[Screen It]


(2015) (Emily Blunt, Benicio Del Toro) (R)

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Action/Drama: A FBI agent joins a higher level federal team that's desirous of bringing down a Mexican drug cartel no matter the associated costs.
Kate Macer (EMILY BLUNT) has worked the past three years as a FBI agent on their kidnap response team in Arizona. When she, her partner Reggie (DANIEL KALUUYA) and others raid a house, they discover the grisly extent to which a Mexican drug cartel has made its way north of the national border. When some on her team are killed by a subsequent booby-trap, she has no problem joining a special federal task force run by Matt Graves (JOSH BROLIN).

His desire is to bring down the powerful and deadly cartel run by Fausto Alarcon (JULIO CEDILLO), and hopes to use one of that man's lieutenants, Rafael Diaz (RAOUL TRUJILLO), to lead him there. But his main ace in the hole is former Mexican prosecutor turned hitman for hire, Alejandro (BENICIO DEL TORO), who has a personal grudge against the cartel and isn't above using torture and deadly violence to achieve that.

When a trip south across the border to retrieve a Mexican drug figure turns deadly, Kate realizes Matt and his team are not playing by the book or international law. She wants answers, but he and Alejandro are hesitant to inform her of much. All of which leads her and Reggie to a local bar where she figures a little R&R with Phoenix cop Ted (JON BERNTHAL) might do her some good, although even that doesn't turn out as she expected.

As her team continues on its quest, and Mexican police offers such as Silvio (MAXIMILLIANO HERNANDEZ) do their job on the other side of the border, Kate tries to come to grips with their end goal and the means to which they'll go to get there.

OUR TAKE: 7.5 out of 10
There's no easy solution to the drug problem in America. Legalize some or all such substances, and addiction, other medical issues and lowered overall national productivity could result. Continue criminalizing it and prisons (already filled, according to some reports, with more non-violent drug offenders than violent convicts) would overflow, while the money spent on fighting the drug war would keep increasing along with the drug use it's not remotely stopping.

Granted, something needs to be done as the likes of the many Mexican drug cartels have resulted in a plethora of innocent lives being shattered at best and lost at worst. Accordingly, some may argue that desperate times call for desperate measures, be that building a nearly 2,000 mile wall along the U.S.-Mexico border or having our government working above or below the current law to deal with such issues.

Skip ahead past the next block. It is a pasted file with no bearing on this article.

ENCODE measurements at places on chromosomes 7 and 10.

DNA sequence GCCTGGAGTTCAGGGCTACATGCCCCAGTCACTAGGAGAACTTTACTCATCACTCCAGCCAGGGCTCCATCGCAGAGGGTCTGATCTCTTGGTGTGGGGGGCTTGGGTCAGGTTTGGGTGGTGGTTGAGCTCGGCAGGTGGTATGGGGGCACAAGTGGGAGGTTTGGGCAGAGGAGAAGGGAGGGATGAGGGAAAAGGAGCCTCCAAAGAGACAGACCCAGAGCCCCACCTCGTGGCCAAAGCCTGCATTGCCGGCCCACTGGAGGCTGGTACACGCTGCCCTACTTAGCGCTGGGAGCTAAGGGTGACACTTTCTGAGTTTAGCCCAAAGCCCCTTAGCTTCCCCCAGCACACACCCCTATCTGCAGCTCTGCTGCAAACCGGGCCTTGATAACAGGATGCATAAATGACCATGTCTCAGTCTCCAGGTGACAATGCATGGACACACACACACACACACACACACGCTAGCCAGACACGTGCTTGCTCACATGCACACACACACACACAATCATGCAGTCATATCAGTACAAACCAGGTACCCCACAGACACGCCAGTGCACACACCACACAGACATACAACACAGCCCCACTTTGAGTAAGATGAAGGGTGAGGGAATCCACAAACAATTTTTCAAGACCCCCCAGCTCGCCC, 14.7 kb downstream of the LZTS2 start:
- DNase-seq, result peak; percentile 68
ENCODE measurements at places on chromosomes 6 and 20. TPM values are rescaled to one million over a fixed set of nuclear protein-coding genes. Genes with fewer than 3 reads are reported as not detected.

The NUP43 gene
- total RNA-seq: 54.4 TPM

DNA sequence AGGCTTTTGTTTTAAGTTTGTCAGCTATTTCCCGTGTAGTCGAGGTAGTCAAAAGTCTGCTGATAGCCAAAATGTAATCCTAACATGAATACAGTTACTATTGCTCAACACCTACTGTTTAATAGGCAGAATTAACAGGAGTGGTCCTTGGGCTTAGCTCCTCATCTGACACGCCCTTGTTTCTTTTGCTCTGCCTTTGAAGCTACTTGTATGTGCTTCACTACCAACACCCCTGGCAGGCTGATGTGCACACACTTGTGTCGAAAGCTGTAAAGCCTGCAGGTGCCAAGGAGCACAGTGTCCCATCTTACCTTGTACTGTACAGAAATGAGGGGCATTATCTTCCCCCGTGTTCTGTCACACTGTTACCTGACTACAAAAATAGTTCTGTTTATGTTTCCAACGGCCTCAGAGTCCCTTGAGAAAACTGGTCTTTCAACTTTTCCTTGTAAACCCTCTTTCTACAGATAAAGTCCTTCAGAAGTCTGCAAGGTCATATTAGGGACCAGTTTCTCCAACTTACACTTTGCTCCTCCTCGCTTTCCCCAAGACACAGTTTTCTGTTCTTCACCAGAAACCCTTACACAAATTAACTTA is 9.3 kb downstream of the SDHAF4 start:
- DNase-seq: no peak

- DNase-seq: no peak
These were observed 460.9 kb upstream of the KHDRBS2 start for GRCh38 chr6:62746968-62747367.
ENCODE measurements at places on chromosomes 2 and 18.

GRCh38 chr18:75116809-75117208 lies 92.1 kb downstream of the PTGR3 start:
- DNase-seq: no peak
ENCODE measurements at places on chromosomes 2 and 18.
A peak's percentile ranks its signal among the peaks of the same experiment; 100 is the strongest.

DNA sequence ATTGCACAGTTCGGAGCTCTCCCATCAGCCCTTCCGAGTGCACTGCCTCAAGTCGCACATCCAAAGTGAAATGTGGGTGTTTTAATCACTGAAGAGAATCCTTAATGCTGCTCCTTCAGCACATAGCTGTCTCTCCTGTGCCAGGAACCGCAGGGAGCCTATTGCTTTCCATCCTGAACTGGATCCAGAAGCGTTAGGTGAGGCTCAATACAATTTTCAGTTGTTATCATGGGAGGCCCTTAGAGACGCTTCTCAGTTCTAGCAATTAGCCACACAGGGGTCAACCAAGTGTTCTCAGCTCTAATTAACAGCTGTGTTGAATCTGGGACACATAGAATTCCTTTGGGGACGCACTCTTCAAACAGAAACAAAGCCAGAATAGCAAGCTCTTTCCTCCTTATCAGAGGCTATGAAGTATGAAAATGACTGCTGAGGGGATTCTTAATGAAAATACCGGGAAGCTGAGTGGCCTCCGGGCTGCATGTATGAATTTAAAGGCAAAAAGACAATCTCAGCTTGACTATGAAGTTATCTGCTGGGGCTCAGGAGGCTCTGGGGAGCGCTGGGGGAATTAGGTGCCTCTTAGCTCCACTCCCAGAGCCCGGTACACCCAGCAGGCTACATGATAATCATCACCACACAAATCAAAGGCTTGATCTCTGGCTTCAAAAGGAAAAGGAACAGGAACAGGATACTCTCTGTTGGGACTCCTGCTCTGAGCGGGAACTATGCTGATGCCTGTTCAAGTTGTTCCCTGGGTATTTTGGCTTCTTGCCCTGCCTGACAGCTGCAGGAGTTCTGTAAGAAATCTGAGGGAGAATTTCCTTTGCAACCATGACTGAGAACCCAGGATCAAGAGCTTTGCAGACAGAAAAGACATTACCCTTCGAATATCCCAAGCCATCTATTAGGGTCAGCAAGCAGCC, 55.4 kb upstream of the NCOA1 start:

The latter is what fuels "Sicario," a dramatic thriller that's not for the faint of heart but so far is one of the best films of 2015. After a brief text definition of the title -- Sicario essentially means hitman -- we join our protagonist-meets-viewer surrogate (a terrific Emily Blunt) as she and her FBI comrades raid a house, only to find a number of unpleasant surprises in the "construction" of said abode.

She's then whisked away with her FBI partner (Daniel Kaluuya) to meet a number of government types (led by Josh Brolin's laidback but likely all business character) that obviously don't operate under normal rules and federal guidelines. They want Kate to join their effort, arguing that she obviously realizes her work on the domestic front is barely scratching the surface of fixing a much bigger issue. Since some of her team perished in the opening raid, she agrees, although she clearly has no idea what she's signing on for.

That comes to light in an impressive action sequence -- one of several -- orchestrated by Denis Villeneuve (who previously helmed the equally gritty "Prisoners"). Blunt's character joins Brolin's and the enigmatic mystery man played to perfection by Benicio Del Toro, along with others, on a border crossing to pick up and return a drug cartel man back to the U.S. Traffic doesn't agree, and things get particularly hairy as the feds and a number of unsavory types get stuck in a literal and moral/legal jam.

The resultant solution doesn't sit well with our protagonist (who's just as much in the dark as most viewers will be), but she's told to just go along for the ride and learn. Needing a little R&R, she also comes to learn just how far the other side will go to strike back, and she realizes she's now heading down a rabbit hole of grey morality.

There's nothing really new here, as other films have covered a lot of the same ground and that sort of material (be that the drug trade, or U.S. officials bending rules to get things accomplished). Heck, Del Toro already appeared in one such flick, Steven Soderbergh's "Traffic."

But Villeneuve , the always terrific cinematographer Roger Deakins (who comes up with such amazing, symbolic shots) and composer Jˇhann Jˇhannsson (tapping into an old, 1960s style score that feels relentlessly primal...in a good and effective way) infuse the film with a sense of dread, while screenwriter Taylor Sheridan doesn't waste any words on unneeded dialogue in moving the story along. Performances are top-notch across the board.

The result is a drug war drama that often feels and plays out somewhat like a horror film, but one with an important -- if obvious -- message about the dangers and pitfalls of battling the devil, so to speak, while making deals with other demons to help in the combat. It's obviously not going to be for all viewers (particularly those simply wanting escapism entertainment), but this is undeniably a stellar piece of work. "Sicario" rates as a 7.5 out of 10.

Reviewed September 14, 2015 / Posted September 25, 2015

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